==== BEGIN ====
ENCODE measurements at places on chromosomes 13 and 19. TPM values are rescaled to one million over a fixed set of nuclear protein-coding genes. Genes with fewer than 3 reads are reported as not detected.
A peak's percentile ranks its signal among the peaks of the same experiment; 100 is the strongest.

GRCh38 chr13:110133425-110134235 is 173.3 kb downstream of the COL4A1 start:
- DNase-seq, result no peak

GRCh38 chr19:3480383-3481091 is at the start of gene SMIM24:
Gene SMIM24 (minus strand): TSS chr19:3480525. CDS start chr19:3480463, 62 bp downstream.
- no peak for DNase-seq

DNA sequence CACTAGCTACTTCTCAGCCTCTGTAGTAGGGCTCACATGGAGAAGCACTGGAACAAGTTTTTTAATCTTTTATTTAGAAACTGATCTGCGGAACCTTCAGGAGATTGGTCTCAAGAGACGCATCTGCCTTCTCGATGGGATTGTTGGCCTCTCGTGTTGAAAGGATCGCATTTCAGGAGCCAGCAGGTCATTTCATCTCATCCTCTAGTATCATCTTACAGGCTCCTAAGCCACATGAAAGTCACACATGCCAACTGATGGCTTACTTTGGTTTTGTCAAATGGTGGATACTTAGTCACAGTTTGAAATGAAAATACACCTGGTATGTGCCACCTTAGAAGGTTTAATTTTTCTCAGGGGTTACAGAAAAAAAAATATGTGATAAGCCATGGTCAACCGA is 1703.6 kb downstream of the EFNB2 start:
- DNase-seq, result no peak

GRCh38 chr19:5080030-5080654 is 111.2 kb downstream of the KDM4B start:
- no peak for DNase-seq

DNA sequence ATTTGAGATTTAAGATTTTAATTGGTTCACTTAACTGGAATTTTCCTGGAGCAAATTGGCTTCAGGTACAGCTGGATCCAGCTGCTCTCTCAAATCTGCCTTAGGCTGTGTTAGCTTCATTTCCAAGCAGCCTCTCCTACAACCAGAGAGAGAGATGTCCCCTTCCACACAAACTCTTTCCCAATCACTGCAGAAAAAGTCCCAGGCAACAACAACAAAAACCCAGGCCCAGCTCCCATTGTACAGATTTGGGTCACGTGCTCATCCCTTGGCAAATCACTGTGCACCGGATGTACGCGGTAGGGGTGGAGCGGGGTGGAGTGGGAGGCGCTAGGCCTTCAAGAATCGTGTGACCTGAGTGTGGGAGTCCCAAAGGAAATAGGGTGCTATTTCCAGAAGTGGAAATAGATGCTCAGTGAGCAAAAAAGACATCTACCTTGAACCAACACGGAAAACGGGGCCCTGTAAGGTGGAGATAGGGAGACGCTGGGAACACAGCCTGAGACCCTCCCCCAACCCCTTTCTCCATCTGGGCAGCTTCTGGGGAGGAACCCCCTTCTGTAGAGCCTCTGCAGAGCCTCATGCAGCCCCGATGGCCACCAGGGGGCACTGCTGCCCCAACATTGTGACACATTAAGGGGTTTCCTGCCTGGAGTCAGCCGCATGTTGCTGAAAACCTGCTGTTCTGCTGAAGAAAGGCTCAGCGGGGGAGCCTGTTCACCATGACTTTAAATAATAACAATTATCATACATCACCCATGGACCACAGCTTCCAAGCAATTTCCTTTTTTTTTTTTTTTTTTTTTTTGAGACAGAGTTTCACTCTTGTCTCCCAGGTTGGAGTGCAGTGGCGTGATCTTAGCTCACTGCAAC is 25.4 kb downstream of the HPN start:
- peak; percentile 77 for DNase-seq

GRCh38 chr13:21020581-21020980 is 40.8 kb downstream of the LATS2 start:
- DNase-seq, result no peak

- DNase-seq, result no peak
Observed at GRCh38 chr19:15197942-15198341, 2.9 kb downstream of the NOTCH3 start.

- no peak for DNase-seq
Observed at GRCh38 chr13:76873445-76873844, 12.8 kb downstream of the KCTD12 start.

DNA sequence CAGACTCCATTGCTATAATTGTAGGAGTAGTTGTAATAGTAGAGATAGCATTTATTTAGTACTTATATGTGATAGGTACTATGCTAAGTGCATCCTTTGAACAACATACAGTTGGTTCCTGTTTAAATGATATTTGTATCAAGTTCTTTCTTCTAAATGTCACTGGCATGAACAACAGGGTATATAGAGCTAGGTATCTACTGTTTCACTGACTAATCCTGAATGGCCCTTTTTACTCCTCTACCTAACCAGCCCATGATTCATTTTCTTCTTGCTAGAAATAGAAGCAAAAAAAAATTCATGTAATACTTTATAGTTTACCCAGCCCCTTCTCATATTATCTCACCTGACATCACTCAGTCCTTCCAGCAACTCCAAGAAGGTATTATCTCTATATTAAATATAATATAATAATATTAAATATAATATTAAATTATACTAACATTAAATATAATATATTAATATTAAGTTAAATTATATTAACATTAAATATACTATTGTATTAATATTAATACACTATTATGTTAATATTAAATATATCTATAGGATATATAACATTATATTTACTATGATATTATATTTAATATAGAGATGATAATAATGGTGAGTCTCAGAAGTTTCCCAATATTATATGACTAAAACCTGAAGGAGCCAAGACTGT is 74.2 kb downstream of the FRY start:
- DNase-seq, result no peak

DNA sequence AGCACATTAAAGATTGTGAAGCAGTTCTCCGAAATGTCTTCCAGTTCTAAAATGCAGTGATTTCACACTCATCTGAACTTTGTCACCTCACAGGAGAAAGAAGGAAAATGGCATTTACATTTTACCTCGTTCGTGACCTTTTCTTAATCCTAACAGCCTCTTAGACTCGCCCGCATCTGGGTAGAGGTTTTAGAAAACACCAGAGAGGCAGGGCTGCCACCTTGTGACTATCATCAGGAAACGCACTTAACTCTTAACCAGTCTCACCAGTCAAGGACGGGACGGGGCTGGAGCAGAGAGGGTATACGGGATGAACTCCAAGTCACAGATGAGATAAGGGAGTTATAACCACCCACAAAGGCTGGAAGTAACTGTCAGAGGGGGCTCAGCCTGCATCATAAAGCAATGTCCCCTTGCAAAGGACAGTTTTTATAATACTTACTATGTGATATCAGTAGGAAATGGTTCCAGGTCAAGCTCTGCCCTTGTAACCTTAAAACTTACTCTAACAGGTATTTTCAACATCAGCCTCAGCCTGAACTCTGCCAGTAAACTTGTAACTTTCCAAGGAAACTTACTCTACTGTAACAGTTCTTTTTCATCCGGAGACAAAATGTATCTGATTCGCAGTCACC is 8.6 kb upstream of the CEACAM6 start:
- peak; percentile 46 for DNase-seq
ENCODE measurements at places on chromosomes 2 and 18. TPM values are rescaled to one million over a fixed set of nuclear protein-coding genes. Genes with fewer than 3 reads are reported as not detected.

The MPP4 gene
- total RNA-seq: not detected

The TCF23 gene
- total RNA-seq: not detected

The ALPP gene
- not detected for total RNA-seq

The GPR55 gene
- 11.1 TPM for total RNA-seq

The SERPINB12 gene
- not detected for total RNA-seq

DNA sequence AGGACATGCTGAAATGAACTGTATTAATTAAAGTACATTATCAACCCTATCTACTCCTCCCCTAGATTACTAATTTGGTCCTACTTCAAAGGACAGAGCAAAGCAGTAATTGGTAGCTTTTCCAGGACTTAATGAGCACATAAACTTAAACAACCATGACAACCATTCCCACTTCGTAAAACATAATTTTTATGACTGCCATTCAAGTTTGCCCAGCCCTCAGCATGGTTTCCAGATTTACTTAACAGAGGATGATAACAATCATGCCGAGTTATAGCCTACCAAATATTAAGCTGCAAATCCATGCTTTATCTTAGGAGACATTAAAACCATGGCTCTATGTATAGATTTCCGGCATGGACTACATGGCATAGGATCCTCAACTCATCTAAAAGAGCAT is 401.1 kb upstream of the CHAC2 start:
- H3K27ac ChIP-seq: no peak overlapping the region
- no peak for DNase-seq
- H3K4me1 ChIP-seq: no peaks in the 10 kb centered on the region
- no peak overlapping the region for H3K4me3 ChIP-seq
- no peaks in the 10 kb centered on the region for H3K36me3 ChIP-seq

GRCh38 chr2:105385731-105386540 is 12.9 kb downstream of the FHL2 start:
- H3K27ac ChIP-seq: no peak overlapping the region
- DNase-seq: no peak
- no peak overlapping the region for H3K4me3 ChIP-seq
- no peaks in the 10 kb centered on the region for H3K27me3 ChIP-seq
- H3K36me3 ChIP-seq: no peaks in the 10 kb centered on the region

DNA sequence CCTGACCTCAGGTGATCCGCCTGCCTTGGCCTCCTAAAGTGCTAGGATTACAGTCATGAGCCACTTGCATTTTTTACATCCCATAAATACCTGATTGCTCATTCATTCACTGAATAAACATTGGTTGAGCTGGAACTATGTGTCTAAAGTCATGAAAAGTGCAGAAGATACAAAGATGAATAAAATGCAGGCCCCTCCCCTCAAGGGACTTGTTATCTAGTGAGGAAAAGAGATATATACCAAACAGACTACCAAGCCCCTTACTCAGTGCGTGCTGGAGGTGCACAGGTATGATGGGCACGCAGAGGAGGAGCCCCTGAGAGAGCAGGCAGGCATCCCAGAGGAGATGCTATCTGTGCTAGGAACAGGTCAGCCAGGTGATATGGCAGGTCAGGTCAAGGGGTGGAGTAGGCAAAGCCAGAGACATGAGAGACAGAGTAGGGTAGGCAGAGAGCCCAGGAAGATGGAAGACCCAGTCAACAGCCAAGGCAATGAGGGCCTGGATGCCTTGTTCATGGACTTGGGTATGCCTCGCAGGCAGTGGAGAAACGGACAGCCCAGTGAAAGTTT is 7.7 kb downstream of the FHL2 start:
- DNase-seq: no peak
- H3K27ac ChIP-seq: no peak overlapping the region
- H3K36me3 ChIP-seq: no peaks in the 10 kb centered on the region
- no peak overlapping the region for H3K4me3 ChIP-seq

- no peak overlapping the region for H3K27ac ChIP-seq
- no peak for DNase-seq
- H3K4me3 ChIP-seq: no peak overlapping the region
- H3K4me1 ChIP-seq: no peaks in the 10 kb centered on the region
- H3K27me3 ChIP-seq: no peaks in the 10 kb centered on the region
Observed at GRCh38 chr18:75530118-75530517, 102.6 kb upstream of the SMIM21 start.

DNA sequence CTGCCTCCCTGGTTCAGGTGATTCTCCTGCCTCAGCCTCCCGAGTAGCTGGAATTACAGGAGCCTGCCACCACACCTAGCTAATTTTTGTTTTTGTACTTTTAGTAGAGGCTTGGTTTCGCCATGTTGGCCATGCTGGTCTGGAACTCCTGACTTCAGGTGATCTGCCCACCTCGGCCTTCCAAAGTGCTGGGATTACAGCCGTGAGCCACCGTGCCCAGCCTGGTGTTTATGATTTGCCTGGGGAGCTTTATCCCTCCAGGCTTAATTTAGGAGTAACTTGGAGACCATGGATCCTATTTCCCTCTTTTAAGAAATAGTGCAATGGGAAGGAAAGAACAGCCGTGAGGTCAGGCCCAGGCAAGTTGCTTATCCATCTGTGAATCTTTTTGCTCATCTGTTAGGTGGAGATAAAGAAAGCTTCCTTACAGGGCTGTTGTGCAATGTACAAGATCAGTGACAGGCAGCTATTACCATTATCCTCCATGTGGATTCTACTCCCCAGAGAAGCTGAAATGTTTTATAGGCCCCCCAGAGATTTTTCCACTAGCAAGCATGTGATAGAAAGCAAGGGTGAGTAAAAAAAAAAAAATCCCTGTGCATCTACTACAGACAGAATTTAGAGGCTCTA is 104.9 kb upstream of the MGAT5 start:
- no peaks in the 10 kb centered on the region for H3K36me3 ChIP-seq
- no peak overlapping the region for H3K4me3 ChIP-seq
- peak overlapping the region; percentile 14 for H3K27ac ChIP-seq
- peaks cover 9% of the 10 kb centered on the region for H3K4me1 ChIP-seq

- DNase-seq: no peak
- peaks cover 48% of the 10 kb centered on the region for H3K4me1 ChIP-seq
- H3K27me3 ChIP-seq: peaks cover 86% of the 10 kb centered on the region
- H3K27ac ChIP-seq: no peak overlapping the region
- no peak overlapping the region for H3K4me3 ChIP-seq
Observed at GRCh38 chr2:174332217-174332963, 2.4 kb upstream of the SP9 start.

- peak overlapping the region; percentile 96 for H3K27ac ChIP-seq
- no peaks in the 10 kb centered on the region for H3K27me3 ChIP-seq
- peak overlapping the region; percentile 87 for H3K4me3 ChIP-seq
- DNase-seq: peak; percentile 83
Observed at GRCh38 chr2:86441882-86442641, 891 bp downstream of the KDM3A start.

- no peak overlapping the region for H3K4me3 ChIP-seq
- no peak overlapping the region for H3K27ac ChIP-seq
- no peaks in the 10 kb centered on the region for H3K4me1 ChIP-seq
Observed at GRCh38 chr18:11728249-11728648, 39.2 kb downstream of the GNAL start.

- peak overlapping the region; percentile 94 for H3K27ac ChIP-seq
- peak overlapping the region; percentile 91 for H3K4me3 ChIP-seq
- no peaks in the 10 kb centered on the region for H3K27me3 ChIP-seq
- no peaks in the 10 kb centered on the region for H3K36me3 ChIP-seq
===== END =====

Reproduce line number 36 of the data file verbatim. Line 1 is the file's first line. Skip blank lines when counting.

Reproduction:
- H3K27ac ChIP-seq: no peak overlapping the region